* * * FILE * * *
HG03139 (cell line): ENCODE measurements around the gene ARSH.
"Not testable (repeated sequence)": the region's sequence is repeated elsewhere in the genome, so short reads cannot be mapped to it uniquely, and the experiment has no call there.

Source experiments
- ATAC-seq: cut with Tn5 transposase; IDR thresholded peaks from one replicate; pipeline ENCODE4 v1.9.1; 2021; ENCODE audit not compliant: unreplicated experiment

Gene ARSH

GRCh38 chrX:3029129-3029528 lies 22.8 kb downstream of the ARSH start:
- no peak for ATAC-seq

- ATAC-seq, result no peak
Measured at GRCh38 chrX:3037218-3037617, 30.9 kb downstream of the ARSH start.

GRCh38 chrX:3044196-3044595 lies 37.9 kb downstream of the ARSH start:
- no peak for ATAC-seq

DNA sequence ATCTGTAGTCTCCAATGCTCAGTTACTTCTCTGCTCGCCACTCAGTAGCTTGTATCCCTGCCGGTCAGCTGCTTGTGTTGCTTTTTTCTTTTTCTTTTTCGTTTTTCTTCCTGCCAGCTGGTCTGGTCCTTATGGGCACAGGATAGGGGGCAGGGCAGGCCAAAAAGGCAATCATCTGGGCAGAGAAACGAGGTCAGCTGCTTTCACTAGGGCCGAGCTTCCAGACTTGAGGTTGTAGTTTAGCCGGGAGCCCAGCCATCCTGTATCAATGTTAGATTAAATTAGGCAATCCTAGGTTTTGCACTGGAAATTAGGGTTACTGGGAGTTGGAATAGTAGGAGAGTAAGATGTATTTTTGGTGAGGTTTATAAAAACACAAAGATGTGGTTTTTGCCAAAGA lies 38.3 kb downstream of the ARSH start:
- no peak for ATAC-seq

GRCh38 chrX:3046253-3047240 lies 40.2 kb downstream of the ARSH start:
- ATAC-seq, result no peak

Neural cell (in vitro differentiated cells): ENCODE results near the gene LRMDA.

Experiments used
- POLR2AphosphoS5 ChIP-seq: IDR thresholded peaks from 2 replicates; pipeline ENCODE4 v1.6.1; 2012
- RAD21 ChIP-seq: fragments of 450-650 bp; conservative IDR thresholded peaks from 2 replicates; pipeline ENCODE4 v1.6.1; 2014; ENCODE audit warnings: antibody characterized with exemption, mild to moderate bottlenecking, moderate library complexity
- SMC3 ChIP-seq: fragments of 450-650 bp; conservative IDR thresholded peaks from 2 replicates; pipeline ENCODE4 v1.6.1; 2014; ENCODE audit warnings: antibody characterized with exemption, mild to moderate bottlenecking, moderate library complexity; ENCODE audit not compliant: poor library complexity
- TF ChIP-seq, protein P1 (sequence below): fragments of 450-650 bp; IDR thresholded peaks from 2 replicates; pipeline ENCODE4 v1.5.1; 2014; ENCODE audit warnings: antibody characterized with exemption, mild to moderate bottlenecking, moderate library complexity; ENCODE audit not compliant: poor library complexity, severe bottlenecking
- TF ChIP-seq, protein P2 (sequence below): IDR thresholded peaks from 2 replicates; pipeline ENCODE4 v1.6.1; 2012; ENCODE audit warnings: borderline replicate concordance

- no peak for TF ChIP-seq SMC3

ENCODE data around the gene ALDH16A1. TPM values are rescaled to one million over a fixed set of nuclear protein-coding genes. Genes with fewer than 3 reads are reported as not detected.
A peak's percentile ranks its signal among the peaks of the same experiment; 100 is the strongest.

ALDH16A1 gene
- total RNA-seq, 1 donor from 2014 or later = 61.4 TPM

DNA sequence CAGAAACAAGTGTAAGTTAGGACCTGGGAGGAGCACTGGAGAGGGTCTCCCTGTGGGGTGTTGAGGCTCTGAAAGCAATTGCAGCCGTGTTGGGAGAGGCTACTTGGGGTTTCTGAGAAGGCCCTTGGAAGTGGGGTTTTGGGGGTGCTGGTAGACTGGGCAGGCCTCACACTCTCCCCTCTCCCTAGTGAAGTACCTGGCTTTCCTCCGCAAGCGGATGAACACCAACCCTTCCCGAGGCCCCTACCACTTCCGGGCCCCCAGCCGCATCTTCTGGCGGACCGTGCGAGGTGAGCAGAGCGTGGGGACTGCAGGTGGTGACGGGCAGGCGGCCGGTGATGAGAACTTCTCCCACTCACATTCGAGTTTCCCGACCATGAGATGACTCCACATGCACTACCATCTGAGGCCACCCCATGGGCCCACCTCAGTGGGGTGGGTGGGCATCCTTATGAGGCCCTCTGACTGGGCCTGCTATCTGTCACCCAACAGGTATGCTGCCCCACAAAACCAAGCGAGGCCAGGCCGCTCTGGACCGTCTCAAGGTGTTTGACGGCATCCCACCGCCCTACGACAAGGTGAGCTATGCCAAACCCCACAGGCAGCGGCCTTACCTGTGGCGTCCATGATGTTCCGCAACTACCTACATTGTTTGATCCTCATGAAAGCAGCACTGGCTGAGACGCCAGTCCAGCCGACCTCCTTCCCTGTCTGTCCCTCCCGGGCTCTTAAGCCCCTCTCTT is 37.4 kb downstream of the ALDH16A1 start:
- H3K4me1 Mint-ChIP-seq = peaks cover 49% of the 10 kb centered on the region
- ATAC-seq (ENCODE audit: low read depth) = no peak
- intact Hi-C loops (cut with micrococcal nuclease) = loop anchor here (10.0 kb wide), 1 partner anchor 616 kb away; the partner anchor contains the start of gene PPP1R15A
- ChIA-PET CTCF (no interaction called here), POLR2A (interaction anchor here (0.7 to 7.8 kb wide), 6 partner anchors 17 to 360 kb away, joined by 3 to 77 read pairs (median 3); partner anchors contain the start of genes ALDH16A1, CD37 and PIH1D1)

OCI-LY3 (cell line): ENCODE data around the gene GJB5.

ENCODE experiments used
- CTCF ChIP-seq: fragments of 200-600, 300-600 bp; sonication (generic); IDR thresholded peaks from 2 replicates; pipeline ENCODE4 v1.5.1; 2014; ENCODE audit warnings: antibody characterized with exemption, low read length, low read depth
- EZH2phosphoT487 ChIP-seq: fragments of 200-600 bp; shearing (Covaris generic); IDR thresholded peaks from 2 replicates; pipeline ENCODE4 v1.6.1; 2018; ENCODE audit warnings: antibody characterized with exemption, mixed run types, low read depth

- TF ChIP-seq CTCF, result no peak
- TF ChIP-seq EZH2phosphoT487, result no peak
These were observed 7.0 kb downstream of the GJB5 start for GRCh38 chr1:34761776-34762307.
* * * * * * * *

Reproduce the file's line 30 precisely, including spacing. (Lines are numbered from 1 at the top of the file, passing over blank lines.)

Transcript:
- ATAC-seq (ENCODE audit: low read depth) = no peak